Ignoring the Warnings
For since the message declared by angels proved to be reliable, and every transgression or disobedience received a just retribution, how shall we escape if we neglect such a great salvation? Hebrews 2:2-3
Apparently, there was once a time when hospitals had lounges where physicians could congregate to smoke. Then, as it became clear that smoking was detrimental to one’s health, the smoking lounge went away. Today, almost everyone accepts that smoking is terribly unhealthy. It’s written right there on the packaging: Smoking Causes Lung Cancer, Heart Disease, Emphysema, and May Complicate Pregnancy.
Yet, I have a lot of patients who still smoke. It’s not that they don’t know it’s bad for them. Yeah, yeah, I know I should quit. No one thinks smoking is healthy. Why smoke then? Smokers smoke because it does something for them right now. It’s a pleasurable behavior that’s been reinforced so many times that it’s an addiction. They know that one day they’ll pay, but one day seems so far off and now is right here. The desire for immediate gratification overrides the long-term consequences because the future seems so distant and unimportant in the present.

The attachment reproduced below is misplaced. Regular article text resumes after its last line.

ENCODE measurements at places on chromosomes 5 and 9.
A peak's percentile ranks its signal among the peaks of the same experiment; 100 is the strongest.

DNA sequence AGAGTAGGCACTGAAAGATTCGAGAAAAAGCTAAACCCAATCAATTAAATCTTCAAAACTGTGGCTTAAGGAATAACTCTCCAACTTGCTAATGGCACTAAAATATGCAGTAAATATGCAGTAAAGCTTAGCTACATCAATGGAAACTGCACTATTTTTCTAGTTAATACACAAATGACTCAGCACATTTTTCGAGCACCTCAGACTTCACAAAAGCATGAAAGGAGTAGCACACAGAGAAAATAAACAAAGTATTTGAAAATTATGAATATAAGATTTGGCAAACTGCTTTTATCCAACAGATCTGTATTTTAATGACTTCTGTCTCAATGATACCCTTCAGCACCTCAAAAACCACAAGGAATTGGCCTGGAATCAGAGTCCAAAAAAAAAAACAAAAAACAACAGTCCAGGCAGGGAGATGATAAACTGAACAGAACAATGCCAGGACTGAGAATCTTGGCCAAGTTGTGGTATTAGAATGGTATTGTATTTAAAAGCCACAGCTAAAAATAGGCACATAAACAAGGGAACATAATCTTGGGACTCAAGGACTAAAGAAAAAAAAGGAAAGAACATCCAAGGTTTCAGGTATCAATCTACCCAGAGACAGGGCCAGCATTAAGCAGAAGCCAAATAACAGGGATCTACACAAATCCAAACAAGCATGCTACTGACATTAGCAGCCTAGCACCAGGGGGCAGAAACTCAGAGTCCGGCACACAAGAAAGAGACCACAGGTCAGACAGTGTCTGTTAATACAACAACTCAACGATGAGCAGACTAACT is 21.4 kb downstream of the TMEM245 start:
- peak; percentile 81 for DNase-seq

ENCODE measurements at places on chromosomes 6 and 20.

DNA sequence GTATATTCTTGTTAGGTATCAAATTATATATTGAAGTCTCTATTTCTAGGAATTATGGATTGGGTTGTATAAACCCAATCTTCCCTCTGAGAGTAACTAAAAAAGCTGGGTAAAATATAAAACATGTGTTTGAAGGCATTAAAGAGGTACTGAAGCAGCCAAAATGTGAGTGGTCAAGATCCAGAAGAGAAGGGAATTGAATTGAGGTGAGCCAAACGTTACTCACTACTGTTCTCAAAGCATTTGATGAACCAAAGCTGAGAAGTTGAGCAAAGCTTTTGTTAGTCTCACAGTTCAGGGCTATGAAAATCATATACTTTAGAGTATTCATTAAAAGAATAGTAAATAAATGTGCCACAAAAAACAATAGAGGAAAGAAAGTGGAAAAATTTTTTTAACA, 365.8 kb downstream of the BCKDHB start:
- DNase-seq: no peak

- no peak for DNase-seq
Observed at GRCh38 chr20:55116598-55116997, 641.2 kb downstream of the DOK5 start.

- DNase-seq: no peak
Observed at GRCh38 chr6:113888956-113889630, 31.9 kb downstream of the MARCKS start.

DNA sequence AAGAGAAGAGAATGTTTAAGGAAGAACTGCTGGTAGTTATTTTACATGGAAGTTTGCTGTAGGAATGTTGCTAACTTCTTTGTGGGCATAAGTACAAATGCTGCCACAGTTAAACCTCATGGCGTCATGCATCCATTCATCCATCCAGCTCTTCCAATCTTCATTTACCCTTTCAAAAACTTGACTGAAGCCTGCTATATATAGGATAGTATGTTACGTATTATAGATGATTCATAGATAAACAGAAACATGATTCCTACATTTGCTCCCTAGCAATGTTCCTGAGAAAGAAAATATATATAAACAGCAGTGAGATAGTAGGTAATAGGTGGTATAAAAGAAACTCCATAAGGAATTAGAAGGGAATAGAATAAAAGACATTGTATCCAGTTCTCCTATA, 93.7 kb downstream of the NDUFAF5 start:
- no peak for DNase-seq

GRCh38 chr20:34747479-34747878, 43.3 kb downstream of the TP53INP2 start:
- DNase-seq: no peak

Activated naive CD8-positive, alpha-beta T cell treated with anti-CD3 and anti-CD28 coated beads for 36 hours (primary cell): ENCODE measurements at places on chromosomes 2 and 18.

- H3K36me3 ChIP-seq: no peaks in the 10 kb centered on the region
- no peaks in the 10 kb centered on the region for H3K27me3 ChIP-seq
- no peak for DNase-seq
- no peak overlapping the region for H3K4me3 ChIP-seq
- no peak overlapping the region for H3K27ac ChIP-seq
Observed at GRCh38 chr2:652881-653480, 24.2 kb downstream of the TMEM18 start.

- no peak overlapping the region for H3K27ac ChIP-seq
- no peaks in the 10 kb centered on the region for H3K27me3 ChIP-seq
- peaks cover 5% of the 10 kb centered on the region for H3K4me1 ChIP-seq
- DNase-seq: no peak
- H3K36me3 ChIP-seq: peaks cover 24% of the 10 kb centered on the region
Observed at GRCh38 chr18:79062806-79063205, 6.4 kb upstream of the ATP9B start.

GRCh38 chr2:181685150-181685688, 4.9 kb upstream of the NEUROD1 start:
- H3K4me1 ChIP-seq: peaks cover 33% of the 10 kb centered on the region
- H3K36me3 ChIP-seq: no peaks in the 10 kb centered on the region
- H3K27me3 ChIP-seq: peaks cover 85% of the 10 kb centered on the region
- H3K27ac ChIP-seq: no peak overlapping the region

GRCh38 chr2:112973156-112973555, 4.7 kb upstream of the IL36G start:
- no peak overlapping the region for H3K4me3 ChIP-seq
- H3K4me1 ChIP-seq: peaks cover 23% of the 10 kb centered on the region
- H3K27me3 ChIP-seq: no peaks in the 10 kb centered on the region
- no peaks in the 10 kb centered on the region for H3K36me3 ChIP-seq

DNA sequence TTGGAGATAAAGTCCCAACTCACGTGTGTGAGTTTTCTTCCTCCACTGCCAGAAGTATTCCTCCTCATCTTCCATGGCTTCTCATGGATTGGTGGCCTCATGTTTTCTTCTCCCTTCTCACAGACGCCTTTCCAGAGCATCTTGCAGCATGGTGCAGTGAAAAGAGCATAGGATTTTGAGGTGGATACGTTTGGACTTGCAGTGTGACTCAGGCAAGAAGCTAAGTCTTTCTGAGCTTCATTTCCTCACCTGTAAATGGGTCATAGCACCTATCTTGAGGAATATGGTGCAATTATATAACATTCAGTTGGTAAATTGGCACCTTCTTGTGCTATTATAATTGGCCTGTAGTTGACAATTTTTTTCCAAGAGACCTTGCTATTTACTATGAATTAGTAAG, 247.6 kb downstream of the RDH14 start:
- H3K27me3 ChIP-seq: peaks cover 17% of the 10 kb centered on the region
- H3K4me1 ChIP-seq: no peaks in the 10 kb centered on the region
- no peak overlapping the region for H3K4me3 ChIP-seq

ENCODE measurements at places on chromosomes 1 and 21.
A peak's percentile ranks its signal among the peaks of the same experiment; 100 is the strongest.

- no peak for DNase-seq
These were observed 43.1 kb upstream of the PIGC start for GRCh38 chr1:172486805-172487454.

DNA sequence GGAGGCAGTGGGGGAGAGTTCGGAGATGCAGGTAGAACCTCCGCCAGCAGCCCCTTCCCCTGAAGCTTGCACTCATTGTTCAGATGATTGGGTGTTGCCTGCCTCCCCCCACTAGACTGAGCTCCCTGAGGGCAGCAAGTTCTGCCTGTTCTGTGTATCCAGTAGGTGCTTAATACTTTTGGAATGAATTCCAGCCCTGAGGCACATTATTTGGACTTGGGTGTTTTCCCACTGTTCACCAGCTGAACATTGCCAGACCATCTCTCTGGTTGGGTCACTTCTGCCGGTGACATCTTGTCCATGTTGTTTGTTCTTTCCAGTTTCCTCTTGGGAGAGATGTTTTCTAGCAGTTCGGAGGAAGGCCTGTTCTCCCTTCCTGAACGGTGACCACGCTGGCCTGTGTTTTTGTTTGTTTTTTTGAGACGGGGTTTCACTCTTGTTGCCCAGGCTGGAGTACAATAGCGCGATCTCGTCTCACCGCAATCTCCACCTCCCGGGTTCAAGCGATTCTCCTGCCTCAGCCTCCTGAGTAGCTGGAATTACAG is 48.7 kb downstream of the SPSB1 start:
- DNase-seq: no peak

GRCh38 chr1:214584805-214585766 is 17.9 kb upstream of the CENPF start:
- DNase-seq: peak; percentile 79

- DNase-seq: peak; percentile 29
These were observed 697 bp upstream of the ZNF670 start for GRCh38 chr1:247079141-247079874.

I’m picking on smokers, but this is a life problem for me. I want what I want right now and so, I ignore the price I’ll pay one day. This kind of impulsive behavior led to my drug addiction. It’s the kind of behavior that still keeps me overweight. I know that chocolate and peanut butter aren’t good for me and that I’ll pay tomorrow, but right now, I’m hungry. Despite the warnings, I still often charge ahead, pursuing whatever I desire.
Today’s passage provides the warning that the Surgeon General could put on the Bible. In it, the writer of Hebrews rhetorically asked how we’ll escape disaster if we ignore the salvation offered by God. Later, the same writer reveals the future of those who ignore this warning. For land that has drunk the rain that often falls on it, and produces a crop useful to those for whose sake it is cultivated, receives a blessing from God. But if it bears thorns and thistles, it is worthless and near to being cursed, and its end is to be burned (Hebrews 6:7-8)
I know this to be true experientially and it’s something I tell others who’re struggling with addiction. My way leads to misery, death, and disaster. God’s way leads to life, joy, and peace. This isn’t simply a promise of reward in the afterlife. This is a warning for life right now. My way is disaster. If I want to know the life for which I was made, then I must daily abandon my way to follow God’s.